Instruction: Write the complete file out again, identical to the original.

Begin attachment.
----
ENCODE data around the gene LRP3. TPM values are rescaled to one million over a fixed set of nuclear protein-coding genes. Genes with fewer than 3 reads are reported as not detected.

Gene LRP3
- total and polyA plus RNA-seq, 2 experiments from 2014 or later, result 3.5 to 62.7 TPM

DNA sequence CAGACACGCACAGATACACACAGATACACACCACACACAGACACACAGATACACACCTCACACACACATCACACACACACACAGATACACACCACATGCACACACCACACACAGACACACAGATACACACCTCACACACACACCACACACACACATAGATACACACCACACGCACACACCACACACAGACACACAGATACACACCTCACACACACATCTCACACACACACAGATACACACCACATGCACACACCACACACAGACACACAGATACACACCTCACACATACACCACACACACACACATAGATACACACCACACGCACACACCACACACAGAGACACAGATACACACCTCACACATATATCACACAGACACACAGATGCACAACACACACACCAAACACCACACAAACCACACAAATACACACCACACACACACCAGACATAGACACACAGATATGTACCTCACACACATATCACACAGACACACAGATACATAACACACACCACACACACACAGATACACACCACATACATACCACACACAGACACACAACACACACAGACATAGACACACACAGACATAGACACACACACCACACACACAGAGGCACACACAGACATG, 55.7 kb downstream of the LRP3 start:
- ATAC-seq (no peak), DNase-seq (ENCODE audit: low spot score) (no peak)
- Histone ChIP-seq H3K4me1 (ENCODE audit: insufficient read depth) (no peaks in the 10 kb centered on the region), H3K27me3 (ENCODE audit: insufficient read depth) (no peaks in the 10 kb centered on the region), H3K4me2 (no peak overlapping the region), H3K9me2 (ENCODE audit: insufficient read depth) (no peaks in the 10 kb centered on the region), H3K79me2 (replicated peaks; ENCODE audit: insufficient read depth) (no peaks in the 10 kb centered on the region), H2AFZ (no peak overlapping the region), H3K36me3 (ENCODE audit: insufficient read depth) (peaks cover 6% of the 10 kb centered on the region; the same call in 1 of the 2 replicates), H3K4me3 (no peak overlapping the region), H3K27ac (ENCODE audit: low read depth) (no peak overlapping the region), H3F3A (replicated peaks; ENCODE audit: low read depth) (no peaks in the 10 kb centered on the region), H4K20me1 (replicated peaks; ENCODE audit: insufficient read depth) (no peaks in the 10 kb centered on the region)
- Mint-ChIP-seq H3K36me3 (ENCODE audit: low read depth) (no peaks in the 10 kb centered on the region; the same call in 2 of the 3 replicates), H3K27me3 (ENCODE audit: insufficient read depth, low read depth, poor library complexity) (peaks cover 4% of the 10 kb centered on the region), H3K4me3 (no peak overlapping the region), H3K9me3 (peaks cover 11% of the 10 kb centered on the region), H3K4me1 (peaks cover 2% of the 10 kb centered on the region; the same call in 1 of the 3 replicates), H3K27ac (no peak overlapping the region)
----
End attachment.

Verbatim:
ENCODE data around the gene LRP3. TPM values are rescaled to one million over a fixed set of nuclear protein-coding genes. Genes with fewer than 3 reads are reported as not detected.

Gene LRP3
- total and polyA plus RNA-seq, 2 experiments from 2014 or later, result 3.5 to 62.7 TPM

DNA sequence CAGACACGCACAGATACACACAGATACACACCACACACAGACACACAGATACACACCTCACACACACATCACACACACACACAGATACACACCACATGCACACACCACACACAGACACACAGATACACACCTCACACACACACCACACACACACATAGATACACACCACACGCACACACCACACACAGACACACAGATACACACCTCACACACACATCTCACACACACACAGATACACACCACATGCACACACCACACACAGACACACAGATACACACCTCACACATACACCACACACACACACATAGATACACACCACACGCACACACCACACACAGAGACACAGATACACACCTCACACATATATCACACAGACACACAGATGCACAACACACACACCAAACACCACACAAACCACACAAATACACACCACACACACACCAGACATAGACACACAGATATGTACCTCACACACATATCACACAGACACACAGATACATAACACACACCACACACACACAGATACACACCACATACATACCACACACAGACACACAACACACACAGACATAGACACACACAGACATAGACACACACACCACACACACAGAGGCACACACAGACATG, 55.7 kb downstream of the LRP3 start:
- ATAC-seq (no peak), DNase-seq (ENCODE audit: low spot score) (no peak)
- Histone ChIP-seq H3K4me1 (ENCODE audit: insufficient read depth) (no peaks in the 10 kb centered on the region), H3K27me3 (ENCODE audit: insufficient read depth) (no peaks in the 10 kb centered on the region), H3K4me2 (no peak overlapping the region), H3K9me2 (ENCODE audit: insufficient read depth) (no peaks in the 10 kb centered on the region), H3K79me2 (replicated peaks; ENCODE audit: insufficient read depth) (no peaks in the 10 kb centered on the region), H2AFZ (no peak overlapping the region), H3K36me3 (ENCODE audit: insufficient read depth) (peaks cover 6% of the 10 kb centered on the region; the same call in 1 of the 2 replicates), H3K4me3 (no peak overlapping the region), H3K27ac (ENCODE audit: low read depth) (no peak overlapping the region), H3F3A (replicated peaks; ENCODE audit: low read depth) (no peaks in the 10 kb centered on the region), H4K20me1 (replicated peaks; ENCODE audit: insufficient read depth) (no peaks in the 10 kb centered on the region)
- Mint-ChIP-seq H3K36me3 (ENCODE audit: low read depth) (no peaks in the 10 kb centered on the region; the same call in 2 of the 3 replicates), H3K27me3 (ENCODE audit: insufficient read depth, low read depth, poor library complexity) (peaks cover 4% of the 10 kb centered on the region), H3K4me3 (no peak overlapping the region), H3K9me3 (peaks cover 11% of the 10 kb centered on the region), H3K4me1 (peaks cover 2% of the 10 kb centered on the region; the same call in 1 of the 3 replicates), H3K27ac (no peak overlapping the region)